I can bet everyone was in this situation: a stakeholder comes with a photo of something he found on the internet and asks you to procure it for him. This is the thing that will increase his productivity by 50%. But he has no idea how is “this” called, who produces or supplies it.
They have been to an exhibition and saw it. Or found it on YouTube. Or a friend told them about this new hot piece of equipment everyone is using. And your job is to find it. No description. No brand. No producer. Where to start?
Yes, it happens. And it makes our job both challenging and interesting. Kind of like treasure hunting. I will tell you about my experience. Usually, it ended in finding the item they were looking for and providing all the needed information. Sometimes we bought it, sometimes it was too expensive.
Our first goal is to find out the technical name of the product. Then the producer of the one presented to you.
I start with a close examination of the information I have on hand. If it’s a photo, look into every detail. A part of the model number can lead to the producer and specification. Also, use the Google image search at images.google.com. If the photo is from a presentation or web page, the producer’s web page will likely pop up.
If this does not work, or you do not have a photo, google is your next best friend. Here our goal is to find out the technical name of the product. You would be surprised how simple machines have complicated names you would never guess. How does the producer call a machine that cuts chicken meat into cubes? Dicer. And if it cuts chicken into strips? Slicer.
Still no luck? Time to call your network. We think that our main contact must be with the sales team of our suppliers. But we need to have good and wide contacts with fellow purchasing professionals as well. These are the moments where you will be happy about having them.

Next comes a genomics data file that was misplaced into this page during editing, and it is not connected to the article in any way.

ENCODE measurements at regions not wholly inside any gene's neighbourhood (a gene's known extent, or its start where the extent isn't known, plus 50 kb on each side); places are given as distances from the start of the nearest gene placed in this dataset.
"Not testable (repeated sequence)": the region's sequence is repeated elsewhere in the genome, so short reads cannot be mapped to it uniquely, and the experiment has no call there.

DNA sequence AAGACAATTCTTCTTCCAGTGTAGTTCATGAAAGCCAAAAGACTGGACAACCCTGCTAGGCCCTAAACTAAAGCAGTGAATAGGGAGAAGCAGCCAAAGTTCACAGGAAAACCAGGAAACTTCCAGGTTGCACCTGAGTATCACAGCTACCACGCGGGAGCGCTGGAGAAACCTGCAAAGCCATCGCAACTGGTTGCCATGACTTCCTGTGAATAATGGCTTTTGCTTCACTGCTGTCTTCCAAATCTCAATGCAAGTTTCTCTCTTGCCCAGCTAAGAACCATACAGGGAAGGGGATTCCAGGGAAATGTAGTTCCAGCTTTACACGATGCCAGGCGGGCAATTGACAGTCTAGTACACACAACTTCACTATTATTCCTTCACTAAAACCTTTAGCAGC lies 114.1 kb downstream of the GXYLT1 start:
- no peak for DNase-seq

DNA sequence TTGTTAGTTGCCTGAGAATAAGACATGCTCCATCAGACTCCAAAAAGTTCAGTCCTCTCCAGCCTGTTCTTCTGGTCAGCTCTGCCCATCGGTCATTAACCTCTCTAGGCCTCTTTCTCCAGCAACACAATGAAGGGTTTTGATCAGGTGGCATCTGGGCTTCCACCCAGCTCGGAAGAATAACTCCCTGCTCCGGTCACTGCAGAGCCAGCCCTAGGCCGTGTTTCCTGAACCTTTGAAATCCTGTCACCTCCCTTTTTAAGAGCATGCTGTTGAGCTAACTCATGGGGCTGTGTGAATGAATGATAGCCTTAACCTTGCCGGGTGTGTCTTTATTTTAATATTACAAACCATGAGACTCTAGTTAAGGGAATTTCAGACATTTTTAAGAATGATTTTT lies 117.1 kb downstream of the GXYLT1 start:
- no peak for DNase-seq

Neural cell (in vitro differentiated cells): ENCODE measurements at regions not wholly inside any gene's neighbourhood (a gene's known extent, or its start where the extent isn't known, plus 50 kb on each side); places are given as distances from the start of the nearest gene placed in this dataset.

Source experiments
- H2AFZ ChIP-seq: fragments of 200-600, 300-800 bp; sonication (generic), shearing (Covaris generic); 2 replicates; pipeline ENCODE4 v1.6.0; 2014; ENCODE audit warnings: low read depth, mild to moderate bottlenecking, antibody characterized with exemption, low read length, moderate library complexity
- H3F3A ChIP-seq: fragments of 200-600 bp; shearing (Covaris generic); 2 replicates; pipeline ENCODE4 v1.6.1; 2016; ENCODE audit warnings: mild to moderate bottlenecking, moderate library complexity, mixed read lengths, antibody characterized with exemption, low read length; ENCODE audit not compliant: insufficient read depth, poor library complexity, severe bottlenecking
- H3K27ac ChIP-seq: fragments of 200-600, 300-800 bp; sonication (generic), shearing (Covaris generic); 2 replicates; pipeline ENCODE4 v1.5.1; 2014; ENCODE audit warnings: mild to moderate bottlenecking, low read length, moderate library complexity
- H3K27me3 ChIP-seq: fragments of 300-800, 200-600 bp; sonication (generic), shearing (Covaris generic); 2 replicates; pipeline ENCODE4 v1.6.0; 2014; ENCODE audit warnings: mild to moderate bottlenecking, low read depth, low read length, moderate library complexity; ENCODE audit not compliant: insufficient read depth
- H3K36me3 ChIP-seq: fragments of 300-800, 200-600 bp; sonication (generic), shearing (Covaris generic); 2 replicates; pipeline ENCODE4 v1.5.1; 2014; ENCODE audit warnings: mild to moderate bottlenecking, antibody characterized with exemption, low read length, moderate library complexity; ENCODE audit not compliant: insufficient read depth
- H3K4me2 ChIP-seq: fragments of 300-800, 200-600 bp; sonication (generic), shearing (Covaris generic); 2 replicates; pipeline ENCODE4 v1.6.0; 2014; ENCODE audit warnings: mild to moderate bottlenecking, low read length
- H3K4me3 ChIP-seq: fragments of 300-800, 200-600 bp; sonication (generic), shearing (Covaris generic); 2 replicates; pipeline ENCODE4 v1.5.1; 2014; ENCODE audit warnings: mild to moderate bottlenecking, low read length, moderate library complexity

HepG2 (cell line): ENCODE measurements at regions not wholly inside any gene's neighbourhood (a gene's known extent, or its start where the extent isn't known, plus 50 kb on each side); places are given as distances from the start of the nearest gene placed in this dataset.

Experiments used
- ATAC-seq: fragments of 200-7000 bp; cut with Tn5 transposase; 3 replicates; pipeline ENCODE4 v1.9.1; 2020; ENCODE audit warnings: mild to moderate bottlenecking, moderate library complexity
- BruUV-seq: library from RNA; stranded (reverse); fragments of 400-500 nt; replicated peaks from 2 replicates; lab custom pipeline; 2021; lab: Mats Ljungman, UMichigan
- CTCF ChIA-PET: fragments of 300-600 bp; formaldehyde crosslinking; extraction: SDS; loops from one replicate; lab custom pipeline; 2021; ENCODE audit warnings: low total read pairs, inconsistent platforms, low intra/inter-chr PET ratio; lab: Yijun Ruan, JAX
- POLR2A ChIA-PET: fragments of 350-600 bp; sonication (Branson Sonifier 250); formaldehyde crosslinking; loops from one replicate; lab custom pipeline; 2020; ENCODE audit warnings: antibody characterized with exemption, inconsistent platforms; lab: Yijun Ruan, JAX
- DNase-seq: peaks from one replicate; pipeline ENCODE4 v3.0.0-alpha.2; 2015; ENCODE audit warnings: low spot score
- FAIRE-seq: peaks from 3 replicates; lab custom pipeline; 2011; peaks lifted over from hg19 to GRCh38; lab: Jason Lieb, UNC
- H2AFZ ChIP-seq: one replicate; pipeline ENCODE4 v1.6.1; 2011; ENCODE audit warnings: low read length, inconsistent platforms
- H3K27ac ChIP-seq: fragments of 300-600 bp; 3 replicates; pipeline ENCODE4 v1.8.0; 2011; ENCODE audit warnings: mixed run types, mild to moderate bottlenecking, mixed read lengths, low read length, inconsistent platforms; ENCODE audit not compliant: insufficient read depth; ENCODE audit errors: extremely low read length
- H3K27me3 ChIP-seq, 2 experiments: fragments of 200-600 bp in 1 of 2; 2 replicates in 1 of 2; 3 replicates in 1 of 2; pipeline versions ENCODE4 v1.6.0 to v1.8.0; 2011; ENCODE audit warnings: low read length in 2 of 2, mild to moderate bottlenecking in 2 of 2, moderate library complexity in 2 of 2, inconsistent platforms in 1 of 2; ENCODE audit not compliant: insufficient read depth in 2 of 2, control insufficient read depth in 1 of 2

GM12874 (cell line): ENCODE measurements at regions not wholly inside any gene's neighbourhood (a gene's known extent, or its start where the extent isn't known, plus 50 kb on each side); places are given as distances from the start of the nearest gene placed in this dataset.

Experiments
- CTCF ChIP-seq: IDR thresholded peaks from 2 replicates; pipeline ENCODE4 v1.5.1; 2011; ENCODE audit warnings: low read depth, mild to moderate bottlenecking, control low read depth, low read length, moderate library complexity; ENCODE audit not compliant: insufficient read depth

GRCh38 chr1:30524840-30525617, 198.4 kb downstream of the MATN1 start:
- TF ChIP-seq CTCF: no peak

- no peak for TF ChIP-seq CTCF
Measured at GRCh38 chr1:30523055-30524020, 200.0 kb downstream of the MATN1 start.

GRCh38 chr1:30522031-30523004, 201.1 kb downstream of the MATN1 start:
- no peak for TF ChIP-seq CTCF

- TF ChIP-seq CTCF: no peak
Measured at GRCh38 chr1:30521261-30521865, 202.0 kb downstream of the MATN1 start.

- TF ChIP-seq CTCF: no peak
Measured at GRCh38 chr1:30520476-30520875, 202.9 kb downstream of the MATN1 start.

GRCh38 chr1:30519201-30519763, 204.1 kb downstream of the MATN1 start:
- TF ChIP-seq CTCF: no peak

And so, you have finally found the product name and one supplier.
Time for stage two. Getting the famous three quotes. If you have suppliers web pages, look for their local contacts. They either have sales offices around the world or will provide a link to the local distributor/seller. I recommend this approach. It assures that in the case that anything goes wrong you are communicating with the direct provider. Traders can put you in trouble with warranty claims.
Once you have local suppliers, bring them in. Nothing can be worse than getting an item only to figure out that it does not solve our problem. Bring the end-user to the meeting and let him explain his need. Make sure everyone understands the problem and the potential solution. Don’t take this lightly. I saw in my career many brand new pieces of equipment that are not in use because of a misunderstanding.
The final step, the math. This was not in the budget, so our job is to present it to the management. And here the enthusiasm of your end-user will not be of big help. Always do a total cost of ownership (TCO) calculation to assure everything is taken into account. And as well the Return of Investment (ROI) calculation. Look into all parts of the process that the new piece of equipment affects: manhours, efficiency, energy, product quality, customer satisfaction. Even if it is difficult to quantify, mention it. How will it improve the brand? Does it improve sustainability? Take your time and dig deep.
Once this is done, present it to the decision-makers. Sometimes you will get approval, sometimes not. Doesn’t matter, as long as we have given our best.